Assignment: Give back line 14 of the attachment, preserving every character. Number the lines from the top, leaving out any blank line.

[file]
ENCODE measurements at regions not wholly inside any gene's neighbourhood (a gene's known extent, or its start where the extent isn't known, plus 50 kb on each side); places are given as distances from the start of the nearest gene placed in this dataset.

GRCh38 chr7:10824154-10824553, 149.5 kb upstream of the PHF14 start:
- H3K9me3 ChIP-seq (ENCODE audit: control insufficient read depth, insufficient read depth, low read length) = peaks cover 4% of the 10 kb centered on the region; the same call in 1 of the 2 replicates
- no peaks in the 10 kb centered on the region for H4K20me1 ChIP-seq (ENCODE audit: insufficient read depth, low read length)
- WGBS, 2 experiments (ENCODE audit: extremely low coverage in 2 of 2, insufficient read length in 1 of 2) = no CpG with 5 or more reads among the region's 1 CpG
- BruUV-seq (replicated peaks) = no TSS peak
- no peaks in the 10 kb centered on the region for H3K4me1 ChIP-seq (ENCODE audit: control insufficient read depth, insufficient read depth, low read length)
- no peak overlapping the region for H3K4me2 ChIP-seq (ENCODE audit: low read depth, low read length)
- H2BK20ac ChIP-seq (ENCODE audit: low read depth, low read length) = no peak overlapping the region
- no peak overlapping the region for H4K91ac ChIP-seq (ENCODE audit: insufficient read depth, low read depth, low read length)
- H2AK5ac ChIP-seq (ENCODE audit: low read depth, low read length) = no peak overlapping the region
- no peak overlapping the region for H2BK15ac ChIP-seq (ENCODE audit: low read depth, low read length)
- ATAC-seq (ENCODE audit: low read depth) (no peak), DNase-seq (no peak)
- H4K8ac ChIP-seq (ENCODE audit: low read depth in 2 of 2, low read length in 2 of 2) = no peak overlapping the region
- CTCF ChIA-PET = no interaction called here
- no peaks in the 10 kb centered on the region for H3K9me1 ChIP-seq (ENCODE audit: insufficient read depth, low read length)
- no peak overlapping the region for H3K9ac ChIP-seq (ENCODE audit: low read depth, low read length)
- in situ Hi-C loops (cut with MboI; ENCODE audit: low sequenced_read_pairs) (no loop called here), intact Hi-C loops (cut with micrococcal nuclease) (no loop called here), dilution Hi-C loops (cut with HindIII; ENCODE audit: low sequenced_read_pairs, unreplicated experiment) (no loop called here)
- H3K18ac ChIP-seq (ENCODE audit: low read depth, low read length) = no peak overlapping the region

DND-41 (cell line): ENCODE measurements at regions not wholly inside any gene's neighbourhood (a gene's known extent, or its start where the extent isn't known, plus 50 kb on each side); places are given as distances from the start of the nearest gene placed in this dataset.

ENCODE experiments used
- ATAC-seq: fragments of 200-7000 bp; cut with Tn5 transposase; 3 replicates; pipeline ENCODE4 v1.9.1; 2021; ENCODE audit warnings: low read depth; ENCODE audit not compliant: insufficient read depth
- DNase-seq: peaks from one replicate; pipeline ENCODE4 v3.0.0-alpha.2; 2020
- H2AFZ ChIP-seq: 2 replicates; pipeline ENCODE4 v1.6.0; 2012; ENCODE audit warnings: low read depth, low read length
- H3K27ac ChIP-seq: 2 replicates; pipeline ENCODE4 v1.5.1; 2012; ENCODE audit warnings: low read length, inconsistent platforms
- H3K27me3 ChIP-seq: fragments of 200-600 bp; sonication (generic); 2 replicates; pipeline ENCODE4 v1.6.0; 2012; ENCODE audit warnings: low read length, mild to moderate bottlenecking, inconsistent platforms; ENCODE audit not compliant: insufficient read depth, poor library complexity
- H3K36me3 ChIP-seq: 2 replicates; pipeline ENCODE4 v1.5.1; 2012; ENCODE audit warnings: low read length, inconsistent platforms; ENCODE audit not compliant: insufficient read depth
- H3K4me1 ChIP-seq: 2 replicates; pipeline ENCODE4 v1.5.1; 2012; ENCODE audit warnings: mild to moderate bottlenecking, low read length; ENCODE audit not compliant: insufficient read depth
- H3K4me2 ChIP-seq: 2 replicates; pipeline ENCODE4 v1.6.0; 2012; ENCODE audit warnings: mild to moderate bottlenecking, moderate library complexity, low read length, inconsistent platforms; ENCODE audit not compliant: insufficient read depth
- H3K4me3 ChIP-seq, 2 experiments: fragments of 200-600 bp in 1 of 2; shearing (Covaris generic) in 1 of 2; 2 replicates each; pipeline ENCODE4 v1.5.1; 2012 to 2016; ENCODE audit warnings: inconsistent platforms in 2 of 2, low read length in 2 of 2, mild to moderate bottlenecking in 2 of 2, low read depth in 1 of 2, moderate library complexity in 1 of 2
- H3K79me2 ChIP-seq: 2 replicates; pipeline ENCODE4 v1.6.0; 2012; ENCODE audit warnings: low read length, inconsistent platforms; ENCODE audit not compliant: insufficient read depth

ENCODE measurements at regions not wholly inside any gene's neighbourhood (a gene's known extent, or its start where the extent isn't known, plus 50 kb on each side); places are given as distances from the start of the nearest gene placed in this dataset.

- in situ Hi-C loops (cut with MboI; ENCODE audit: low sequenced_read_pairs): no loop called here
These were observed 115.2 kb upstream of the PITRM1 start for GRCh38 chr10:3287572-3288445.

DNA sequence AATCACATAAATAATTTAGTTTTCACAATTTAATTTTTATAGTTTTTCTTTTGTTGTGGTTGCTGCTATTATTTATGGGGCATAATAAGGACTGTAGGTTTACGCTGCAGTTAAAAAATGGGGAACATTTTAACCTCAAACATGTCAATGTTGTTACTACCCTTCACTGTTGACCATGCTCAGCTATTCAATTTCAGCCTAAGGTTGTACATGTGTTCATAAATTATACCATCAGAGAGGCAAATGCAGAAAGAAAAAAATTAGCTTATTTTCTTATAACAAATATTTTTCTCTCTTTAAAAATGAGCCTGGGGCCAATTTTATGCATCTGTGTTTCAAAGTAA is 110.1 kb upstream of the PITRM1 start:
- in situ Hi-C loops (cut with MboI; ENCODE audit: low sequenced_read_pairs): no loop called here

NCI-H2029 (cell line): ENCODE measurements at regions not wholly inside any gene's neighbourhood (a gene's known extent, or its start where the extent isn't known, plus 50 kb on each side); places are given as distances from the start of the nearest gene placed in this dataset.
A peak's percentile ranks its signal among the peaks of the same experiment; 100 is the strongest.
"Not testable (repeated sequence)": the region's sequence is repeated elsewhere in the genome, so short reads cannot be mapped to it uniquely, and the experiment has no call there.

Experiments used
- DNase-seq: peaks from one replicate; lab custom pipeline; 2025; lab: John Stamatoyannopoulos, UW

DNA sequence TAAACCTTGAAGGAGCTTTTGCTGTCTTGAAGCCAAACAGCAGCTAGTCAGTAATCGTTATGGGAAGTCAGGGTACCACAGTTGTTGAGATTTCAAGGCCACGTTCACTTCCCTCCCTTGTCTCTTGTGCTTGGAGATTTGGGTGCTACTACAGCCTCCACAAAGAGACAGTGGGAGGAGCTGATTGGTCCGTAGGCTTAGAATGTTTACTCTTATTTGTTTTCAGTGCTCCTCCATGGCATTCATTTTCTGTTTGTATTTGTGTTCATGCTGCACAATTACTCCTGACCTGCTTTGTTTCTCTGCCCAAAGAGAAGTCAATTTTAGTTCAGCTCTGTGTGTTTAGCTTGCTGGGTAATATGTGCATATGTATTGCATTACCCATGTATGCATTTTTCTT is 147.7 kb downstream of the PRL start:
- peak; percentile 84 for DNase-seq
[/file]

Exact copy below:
- H4K8ac ChIP-seq (ENCODE audit: low read depth in 2 of 2, low read length in 2 of 2) = no peak overlapping the region